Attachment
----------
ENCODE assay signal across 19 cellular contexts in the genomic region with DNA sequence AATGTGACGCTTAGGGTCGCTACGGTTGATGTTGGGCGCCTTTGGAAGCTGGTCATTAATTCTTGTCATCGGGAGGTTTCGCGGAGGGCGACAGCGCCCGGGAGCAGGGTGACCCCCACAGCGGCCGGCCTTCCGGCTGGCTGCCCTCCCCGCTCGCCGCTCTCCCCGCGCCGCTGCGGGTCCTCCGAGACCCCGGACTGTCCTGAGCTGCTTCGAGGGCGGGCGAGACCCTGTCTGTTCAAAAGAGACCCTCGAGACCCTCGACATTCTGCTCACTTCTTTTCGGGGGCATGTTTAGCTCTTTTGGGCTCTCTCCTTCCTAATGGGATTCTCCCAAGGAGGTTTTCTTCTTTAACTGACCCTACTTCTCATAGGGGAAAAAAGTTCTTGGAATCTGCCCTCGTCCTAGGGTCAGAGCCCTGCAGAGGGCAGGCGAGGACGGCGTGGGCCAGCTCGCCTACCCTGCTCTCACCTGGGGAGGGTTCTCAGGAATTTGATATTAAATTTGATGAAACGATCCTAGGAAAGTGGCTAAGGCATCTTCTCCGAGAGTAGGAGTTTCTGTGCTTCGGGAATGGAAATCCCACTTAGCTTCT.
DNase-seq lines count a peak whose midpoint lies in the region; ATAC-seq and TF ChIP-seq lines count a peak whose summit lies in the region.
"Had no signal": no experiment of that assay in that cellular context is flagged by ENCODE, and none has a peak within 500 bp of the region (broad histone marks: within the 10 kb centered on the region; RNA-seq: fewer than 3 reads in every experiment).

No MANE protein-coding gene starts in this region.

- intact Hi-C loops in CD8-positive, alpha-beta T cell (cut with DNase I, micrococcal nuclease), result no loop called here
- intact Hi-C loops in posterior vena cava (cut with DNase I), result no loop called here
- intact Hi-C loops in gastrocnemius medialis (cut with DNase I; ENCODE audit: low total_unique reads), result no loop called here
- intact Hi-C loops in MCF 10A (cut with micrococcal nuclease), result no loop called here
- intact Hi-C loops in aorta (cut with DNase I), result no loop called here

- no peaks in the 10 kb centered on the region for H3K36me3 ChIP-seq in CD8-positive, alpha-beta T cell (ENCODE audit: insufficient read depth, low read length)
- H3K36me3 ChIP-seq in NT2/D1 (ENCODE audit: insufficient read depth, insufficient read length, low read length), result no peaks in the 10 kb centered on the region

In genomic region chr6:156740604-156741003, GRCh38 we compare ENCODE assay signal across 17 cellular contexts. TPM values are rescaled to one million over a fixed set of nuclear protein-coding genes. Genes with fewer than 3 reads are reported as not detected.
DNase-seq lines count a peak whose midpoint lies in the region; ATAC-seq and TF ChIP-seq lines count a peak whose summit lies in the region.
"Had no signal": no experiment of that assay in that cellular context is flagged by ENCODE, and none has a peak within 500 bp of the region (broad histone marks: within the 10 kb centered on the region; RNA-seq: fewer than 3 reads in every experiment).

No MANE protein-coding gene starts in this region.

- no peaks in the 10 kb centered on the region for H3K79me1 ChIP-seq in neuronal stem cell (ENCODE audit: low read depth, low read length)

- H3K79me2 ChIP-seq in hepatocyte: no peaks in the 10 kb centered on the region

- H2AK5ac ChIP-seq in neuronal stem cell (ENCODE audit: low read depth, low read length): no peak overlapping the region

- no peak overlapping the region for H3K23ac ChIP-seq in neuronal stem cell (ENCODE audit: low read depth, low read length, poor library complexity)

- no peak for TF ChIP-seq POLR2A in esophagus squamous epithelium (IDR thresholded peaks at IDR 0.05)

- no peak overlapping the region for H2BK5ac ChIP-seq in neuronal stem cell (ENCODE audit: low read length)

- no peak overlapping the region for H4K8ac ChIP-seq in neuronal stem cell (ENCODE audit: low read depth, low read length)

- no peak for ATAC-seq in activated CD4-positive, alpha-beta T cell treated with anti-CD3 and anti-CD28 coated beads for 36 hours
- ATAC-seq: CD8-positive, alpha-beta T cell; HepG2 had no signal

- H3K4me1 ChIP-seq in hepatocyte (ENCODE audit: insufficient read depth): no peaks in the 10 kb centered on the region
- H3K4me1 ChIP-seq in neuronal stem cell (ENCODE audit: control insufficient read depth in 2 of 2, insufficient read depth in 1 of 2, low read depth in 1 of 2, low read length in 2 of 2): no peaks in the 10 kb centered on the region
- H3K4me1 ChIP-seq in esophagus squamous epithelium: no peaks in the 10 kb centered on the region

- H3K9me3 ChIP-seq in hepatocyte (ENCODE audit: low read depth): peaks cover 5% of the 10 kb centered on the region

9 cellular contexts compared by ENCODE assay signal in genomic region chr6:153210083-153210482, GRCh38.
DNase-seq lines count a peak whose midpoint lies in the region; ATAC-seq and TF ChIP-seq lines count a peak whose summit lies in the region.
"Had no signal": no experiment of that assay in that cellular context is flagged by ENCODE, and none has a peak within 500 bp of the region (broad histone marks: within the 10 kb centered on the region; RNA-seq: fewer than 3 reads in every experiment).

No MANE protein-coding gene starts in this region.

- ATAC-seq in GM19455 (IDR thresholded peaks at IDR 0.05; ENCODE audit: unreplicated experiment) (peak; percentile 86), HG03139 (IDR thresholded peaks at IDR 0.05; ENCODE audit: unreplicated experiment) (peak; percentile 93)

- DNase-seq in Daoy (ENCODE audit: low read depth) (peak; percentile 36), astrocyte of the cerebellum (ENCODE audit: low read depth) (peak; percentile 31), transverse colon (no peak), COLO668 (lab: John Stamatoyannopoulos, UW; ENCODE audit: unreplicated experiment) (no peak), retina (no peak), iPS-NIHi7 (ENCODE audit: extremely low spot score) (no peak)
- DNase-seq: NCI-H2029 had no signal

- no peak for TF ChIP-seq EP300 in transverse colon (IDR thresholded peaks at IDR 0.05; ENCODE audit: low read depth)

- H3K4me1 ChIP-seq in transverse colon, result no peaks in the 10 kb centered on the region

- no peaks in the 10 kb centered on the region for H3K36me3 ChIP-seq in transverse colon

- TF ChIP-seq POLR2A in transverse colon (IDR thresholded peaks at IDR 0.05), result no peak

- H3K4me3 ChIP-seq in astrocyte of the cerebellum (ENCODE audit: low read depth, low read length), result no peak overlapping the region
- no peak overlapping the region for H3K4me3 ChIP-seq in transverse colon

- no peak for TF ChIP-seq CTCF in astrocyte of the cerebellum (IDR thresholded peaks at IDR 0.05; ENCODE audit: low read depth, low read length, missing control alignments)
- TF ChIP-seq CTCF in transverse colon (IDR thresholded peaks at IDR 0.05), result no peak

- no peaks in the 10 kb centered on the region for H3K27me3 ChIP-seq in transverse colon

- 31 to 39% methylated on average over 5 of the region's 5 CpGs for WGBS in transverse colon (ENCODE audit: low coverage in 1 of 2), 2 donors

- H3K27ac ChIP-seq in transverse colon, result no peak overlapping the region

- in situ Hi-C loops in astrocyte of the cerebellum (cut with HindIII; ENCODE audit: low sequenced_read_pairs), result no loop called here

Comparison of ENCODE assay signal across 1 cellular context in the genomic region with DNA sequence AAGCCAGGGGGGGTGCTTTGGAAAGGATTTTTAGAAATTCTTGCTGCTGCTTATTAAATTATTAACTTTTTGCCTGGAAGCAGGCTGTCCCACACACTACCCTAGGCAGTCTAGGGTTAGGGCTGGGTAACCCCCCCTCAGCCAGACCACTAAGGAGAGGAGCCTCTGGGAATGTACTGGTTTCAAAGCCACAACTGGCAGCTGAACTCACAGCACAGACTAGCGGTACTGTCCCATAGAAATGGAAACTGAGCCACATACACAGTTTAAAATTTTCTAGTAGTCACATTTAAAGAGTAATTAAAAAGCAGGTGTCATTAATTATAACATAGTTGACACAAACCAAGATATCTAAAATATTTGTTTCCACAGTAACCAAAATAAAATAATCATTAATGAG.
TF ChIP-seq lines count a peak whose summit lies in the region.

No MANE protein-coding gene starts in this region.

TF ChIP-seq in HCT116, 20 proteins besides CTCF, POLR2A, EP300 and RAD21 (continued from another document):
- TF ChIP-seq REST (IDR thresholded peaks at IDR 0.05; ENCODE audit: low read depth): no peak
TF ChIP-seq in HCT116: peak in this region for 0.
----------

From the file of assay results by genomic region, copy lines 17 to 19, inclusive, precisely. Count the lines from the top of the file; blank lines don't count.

- H3K79me2 ChIP-seq in hepatocyte: no peaks in the 10 kb centered on the region

- H2AK5ac ChIP-seq in neuronal stem cell (ENCODE audit: low read depth, low read length): no peak overlapping the region

- no peak overlapping the region for H3K23ac ChIP-seq in neuronal stem cell (ENCODE audit: low read depth, low read length, poor library complexity)